This is not to say that all geographical areas give little attention to STEM education. However, if you are not lucky enough to live within a school district with a strong STEM curriculum, what are you to do if you wish to have your child pursue these studies? Or if you want to expand on your child’s STEM learning outside of school curricula? Are there STEM learning opportunities outside of the traditional classroom?
Fortunately, you can look outside the classroom for STEM learning programs, clubs, and other opportunities.
Nation-wide STEM after-school programs, camps, and other formats are offered by various clubs, associations, and organizations. 4-H, for example, has various STEM labs and programs, such as:
Many of these are at-home activities that kids can follow online.
STEM camps hosted by the National Inventors Hall of Fame target K-9 students through in-person, at-home, and virtual collaborative hands-on activities where they might build mini-bots, a marble arcade, space packs, and other fun and interesting scientific and technological projects focusing on creativity, decision-making, teamwork, and problem-solving.
Digital Media Academy, founded in 1999, conducts virtual after-school activities and virtual camps focusing on technology. Since 2011, Engineering for Kids franchises (150 locations worldwide) have provided classes, camps, field trips, workshops, and other events centering on robotics, engineering, and technology concepts.
Areas of engineering covered in these programs include aerospace, civil, chemical, environmental, industrial, marine, software, and mechanical. Video game design, robot prototype development, and Minecraft modeling are examples of the activities kids ages four to14 can immerse themselves in.
iD Tech, which has been running tech camps for young children and teens since 1999, offers STEM summer camps and courses that cover coding, robotics, game design, digital art, and wireless technology, among other topics, for kids ages 7 to 17. In addition to virtual and in-person camps, iD Tech has coding tutoring and online after-school activities.
Learning with LEGOS? Snapology, another franchise-based company, also offers STEM classes, after-school activities, summer camps, and workshops through locations in 28 states. Students learn about technology, engineering, and more through fun exercises, projects, and programs, such as animation classes, LEGO model building, and movie-making.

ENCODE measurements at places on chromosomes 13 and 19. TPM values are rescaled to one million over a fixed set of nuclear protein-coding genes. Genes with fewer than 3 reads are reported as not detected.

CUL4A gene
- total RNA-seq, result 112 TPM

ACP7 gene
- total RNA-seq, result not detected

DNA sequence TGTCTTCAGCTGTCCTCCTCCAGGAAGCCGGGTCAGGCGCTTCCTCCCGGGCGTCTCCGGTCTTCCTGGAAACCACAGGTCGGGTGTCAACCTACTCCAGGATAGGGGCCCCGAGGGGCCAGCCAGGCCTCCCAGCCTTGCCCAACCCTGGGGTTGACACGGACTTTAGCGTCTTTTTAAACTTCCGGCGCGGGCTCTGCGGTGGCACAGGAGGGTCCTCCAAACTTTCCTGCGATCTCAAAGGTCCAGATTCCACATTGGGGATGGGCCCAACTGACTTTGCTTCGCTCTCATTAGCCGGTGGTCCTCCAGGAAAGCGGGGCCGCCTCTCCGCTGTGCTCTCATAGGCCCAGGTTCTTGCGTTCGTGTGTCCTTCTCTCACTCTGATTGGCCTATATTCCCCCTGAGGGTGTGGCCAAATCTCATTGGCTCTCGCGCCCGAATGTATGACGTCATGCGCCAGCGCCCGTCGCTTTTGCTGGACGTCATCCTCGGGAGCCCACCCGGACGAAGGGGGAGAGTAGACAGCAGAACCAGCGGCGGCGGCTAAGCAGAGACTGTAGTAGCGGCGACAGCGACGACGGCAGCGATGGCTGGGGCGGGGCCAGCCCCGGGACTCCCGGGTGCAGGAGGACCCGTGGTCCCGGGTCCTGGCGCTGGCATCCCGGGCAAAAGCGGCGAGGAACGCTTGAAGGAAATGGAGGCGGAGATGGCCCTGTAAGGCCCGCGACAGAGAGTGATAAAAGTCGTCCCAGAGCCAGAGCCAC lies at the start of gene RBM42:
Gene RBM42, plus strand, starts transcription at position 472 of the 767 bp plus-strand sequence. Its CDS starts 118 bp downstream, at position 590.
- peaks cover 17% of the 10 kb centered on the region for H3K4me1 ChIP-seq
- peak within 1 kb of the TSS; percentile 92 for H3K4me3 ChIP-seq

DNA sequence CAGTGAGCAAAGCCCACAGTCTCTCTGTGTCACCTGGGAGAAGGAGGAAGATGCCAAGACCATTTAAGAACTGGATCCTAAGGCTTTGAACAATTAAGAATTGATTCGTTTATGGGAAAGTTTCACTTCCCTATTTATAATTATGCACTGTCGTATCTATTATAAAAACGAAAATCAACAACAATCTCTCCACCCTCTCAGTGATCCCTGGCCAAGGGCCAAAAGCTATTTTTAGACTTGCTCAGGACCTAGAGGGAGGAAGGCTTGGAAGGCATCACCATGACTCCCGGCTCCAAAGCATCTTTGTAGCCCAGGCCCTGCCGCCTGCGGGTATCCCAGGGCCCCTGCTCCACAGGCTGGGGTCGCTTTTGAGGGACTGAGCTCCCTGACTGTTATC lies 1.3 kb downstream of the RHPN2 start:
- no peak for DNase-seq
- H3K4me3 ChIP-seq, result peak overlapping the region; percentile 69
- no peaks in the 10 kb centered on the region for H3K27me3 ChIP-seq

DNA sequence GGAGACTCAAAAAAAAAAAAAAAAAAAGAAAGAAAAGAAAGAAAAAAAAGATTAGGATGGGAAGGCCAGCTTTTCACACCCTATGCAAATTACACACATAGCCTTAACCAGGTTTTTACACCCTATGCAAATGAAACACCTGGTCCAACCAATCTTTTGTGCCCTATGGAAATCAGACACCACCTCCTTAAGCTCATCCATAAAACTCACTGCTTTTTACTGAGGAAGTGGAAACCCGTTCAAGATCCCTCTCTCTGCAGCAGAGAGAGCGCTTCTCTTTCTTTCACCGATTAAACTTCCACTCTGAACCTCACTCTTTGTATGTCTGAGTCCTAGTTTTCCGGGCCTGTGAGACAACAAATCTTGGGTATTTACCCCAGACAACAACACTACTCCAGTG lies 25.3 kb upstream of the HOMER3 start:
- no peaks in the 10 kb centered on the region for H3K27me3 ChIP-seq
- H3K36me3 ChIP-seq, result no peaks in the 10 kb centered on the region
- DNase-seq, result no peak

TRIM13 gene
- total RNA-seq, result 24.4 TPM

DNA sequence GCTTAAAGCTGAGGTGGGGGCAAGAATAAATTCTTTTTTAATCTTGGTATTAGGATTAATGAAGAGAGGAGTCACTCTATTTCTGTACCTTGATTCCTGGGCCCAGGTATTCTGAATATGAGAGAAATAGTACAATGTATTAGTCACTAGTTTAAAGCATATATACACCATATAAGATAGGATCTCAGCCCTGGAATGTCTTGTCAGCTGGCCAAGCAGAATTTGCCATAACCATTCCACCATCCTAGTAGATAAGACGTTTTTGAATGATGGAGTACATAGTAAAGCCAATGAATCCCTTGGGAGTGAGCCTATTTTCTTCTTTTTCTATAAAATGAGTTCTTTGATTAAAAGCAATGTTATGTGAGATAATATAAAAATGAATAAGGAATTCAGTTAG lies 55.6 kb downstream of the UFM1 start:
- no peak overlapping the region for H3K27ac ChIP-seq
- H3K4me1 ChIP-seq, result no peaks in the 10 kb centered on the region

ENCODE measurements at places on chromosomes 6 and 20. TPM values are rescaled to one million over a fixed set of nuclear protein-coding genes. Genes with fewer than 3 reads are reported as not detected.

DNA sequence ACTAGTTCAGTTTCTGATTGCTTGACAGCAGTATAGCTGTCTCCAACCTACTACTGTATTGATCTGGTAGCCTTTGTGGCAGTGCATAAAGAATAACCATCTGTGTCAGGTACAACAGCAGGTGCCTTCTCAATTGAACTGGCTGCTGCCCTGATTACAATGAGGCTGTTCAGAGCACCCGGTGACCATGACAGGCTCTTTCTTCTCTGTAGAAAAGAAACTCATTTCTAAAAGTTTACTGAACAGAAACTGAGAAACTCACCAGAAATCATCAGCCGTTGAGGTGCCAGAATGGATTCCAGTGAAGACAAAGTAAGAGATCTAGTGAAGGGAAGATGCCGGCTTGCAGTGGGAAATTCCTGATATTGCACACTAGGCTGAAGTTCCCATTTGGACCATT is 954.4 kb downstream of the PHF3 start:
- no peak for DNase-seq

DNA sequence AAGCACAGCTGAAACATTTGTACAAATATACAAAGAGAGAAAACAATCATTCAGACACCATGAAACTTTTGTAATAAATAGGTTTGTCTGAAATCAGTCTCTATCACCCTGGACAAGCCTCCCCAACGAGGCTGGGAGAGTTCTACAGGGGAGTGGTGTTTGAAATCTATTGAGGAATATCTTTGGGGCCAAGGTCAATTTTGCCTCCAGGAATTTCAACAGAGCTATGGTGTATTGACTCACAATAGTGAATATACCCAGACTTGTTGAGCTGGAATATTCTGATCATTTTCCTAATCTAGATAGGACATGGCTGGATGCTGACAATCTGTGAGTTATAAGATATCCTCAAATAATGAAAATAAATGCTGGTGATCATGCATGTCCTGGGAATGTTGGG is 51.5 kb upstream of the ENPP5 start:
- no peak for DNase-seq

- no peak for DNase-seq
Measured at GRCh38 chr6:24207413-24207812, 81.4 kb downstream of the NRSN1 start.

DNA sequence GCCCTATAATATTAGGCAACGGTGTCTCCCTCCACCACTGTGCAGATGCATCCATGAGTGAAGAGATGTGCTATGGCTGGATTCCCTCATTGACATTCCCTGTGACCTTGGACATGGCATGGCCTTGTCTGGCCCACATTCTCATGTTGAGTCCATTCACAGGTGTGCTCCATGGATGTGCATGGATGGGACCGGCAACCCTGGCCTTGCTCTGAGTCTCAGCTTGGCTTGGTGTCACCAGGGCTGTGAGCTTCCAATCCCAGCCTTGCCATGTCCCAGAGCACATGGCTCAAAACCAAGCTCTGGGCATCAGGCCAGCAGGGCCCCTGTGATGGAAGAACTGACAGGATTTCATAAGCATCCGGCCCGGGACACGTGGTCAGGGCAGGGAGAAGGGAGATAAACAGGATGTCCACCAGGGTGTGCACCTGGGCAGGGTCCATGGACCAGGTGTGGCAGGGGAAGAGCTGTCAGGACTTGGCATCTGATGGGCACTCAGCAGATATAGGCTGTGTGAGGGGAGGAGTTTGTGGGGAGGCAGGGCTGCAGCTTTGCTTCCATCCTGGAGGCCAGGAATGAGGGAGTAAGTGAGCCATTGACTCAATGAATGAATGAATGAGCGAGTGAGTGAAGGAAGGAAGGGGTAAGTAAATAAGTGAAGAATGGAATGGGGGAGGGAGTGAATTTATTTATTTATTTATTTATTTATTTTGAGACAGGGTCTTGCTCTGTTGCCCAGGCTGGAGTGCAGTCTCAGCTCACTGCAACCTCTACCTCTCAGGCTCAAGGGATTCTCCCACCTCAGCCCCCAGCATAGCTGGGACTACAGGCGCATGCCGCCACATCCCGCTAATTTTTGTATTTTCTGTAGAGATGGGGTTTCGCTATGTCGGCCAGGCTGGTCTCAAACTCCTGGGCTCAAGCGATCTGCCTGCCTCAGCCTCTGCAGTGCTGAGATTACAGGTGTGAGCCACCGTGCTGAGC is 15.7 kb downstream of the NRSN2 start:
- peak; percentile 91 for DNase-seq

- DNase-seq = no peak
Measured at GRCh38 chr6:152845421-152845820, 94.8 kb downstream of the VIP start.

STEM programs are also available through the Girl Scouts of America and Boy Scouts of America (called STEM Scouts). These clubs conduct academic success programs that focus on digital literacy, computer science, and science, including hands-on activities, labs, and team-oriented projects.
If you have a competitive middle or high schooler, STEM competitions at the local, state, and national levels are hosted by various organizations.
From large entities such as NASA (the NASA eClips Spotlites Video Design Challenge) to competitions hosted by local colleges and universities, there are numerous opportunities for STEM-minded students to create videos, robot models, computer programs, and other types of machines, programs, and solutions that utilize some area of STEM.
Entering science fairs is another opportunity for students to apply STEM concepts in a fun and competitive environment. In addition to school-hosted science fairs at individual schools, students can compete in larger events hosted by 3M and Regeneron, international corporations and organizations such as SAE International and the Rube Goldberg Institute, and nonprofit organizations including The Actuarial Foundation and The REC Foundation. Attending national events, such as the USA Science & Engineering Festival, is another way to spark interest in STEM ideas and solutions for young students.
Finally, you can check with local libraries, museums, zoos, and nature centers, as many of these institutions also offer STEM-related activities and programs for various age ranges.